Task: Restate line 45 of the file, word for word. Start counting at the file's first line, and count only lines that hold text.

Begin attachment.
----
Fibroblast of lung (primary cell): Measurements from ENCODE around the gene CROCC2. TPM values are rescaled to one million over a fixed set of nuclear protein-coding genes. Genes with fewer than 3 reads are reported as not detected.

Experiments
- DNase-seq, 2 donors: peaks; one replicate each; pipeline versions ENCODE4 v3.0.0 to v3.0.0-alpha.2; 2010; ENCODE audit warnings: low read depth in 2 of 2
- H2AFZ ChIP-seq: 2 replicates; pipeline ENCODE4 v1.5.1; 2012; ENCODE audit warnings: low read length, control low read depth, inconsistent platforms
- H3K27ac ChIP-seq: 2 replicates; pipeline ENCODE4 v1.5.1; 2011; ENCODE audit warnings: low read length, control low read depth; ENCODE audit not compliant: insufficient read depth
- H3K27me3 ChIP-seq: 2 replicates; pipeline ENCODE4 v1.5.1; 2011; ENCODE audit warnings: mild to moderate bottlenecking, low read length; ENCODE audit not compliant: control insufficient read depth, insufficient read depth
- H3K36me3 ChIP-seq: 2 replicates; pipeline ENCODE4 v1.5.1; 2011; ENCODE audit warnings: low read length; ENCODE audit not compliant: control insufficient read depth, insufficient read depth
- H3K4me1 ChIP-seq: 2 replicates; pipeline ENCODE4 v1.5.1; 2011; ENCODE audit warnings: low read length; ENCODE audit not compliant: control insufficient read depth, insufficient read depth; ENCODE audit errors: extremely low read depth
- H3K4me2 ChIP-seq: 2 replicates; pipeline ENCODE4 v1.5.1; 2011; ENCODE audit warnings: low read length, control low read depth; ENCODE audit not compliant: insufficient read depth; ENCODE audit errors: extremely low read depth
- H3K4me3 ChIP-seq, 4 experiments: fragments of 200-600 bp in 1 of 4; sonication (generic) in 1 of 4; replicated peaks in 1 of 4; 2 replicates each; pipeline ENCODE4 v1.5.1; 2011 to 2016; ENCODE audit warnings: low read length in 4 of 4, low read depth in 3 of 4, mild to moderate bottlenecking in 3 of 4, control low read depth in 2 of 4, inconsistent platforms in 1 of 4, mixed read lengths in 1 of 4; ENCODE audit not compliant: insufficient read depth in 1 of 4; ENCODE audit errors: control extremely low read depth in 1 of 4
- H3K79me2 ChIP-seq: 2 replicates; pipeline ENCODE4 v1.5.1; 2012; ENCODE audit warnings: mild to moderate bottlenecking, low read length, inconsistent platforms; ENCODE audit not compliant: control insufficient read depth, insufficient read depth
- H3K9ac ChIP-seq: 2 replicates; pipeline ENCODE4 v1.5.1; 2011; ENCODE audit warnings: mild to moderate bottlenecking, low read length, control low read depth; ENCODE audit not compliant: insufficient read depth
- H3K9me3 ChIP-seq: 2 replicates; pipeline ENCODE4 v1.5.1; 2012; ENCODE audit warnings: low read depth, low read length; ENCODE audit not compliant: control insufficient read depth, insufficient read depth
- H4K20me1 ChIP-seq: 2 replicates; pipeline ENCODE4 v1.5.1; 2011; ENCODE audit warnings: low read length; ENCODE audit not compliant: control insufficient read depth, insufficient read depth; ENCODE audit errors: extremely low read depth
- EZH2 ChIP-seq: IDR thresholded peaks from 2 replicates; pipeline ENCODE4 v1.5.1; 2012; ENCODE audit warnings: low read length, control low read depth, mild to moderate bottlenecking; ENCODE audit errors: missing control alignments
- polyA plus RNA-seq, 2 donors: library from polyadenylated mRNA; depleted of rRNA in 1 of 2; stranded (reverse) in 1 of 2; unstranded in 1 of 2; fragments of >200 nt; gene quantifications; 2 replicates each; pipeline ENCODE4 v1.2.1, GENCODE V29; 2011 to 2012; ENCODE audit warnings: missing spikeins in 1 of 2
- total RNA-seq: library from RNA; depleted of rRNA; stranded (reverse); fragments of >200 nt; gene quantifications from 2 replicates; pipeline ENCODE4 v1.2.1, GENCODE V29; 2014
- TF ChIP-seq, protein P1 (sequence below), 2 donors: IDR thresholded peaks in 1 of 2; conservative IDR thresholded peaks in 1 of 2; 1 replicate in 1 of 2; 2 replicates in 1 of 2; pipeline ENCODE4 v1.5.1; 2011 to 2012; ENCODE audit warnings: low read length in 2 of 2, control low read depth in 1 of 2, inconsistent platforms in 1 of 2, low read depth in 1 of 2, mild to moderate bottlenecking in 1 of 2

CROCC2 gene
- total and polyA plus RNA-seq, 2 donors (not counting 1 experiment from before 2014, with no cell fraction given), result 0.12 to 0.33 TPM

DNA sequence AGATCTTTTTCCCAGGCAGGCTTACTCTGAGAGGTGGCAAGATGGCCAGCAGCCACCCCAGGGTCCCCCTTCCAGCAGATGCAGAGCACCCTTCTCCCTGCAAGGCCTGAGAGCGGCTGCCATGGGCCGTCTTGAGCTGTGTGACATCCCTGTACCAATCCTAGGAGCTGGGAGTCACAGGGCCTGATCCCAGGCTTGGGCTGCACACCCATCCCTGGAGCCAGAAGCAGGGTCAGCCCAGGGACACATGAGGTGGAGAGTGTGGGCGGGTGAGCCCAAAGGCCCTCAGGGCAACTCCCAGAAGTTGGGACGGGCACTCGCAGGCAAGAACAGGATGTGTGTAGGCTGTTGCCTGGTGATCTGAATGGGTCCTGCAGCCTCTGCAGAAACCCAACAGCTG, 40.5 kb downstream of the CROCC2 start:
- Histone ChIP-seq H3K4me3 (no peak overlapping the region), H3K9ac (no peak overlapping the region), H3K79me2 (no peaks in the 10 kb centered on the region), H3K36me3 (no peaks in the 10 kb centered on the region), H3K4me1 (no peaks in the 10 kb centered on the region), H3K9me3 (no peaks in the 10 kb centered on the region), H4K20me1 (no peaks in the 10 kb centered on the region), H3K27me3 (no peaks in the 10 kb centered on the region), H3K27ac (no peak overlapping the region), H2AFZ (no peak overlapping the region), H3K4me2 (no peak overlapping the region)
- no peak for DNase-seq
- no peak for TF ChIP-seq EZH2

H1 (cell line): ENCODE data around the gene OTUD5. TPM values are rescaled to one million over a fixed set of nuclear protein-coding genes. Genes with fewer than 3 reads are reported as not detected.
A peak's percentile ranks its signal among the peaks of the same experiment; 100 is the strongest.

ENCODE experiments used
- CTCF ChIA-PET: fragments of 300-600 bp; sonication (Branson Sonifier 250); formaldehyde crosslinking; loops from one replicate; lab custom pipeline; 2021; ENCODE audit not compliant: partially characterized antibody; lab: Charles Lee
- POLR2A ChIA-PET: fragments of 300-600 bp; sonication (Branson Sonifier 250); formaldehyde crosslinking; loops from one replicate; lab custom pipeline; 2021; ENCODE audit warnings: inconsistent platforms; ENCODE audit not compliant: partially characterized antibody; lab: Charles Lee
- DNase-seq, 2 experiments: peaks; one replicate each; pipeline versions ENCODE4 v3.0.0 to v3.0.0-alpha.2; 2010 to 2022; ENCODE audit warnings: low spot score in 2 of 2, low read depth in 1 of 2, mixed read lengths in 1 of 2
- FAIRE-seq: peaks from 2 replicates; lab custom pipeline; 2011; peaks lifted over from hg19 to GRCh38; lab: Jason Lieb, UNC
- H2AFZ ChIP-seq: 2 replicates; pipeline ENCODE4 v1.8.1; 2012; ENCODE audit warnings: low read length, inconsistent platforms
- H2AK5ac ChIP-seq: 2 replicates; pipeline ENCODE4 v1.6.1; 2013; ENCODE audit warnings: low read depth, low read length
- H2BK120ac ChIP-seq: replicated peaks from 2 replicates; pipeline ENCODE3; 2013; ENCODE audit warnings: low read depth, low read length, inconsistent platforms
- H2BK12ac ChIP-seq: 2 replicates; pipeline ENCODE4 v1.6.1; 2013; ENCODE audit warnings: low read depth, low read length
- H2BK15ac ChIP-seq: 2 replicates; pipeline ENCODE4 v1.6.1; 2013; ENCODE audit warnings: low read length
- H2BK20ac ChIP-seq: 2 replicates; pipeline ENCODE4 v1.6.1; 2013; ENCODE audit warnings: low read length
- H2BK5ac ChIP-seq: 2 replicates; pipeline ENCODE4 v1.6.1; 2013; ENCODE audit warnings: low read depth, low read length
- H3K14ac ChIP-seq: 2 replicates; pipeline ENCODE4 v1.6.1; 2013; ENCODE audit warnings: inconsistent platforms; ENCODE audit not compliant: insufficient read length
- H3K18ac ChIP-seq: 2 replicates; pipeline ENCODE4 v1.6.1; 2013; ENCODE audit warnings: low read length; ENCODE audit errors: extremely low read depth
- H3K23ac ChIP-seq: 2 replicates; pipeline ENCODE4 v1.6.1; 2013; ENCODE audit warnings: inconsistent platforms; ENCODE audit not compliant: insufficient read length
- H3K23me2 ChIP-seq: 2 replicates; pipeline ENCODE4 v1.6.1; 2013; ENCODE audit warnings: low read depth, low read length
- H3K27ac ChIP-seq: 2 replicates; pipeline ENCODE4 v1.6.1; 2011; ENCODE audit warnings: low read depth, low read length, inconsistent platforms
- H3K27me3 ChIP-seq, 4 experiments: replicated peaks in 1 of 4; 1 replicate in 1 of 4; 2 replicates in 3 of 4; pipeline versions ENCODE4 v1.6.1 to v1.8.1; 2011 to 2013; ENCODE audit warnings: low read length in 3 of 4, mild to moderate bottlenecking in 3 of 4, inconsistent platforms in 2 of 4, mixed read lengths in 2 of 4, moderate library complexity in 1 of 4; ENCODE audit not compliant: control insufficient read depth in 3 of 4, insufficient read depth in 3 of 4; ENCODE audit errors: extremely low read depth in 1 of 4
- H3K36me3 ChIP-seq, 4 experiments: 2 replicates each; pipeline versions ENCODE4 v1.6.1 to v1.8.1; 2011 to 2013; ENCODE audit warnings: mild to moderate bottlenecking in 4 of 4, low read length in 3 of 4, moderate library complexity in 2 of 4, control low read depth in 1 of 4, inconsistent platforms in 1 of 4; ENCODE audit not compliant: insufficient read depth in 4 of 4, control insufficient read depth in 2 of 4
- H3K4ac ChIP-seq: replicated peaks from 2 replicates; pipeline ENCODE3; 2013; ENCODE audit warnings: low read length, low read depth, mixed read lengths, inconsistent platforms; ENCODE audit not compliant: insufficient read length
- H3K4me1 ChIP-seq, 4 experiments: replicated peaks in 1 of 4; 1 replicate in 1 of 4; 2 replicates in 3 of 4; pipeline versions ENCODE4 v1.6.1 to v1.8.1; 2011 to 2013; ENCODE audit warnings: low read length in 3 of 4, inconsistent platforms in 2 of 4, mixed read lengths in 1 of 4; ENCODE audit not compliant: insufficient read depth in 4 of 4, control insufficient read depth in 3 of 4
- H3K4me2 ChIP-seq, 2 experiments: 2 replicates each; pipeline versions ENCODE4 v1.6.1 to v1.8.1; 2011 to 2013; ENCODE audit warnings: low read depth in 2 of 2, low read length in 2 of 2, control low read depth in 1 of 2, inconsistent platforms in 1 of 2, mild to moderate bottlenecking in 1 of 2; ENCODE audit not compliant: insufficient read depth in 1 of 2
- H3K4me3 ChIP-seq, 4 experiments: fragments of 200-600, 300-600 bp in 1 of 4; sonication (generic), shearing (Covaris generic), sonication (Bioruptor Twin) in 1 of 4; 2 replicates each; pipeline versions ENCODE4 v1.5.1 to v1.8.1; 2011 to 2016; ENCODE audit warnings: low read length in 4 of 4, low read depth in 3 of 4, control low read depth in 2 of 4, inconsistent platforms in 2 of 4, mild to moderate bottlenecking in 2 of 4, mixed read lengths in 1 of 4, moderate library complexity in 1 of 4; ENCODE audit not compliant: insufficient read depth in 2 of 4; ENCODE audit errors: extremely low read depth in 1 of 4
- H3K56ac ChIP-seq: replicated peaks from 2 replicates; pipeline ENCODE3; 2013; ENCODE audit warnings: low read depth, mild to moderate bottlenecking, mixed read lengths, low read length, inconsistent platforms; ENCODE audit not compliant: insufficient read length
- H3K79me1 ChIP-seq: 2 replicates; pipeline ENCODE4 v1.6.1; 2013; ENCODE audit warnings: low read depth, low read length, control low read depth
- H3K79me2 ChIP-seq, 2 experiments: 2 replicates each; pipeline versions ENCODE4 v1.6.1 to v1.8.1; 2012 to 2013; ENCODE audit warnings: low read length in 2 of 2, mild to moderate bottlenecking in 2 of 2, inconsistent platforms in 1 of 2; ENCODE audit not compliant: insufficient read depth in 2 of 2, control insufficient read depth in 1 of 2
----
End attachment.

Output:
- H3K36me3 ChIP-seq, 4 experiments: 2 replicates each; pipeline versions ENCODE4 v1.6.1 to v1.8.1; 2011 to 2013; ENCODE audit warnings: mild to moderate bottlenecking in 4 of 4, low read length in 3 of 4, moderate library complexity in 2 of 4, control low read depth in 1 of 4, inconsistent platforms in 1 of 4; ENCODE audit not compliant: insufficient read depth in 4 of 4, control insufficient read depth in 2 of 4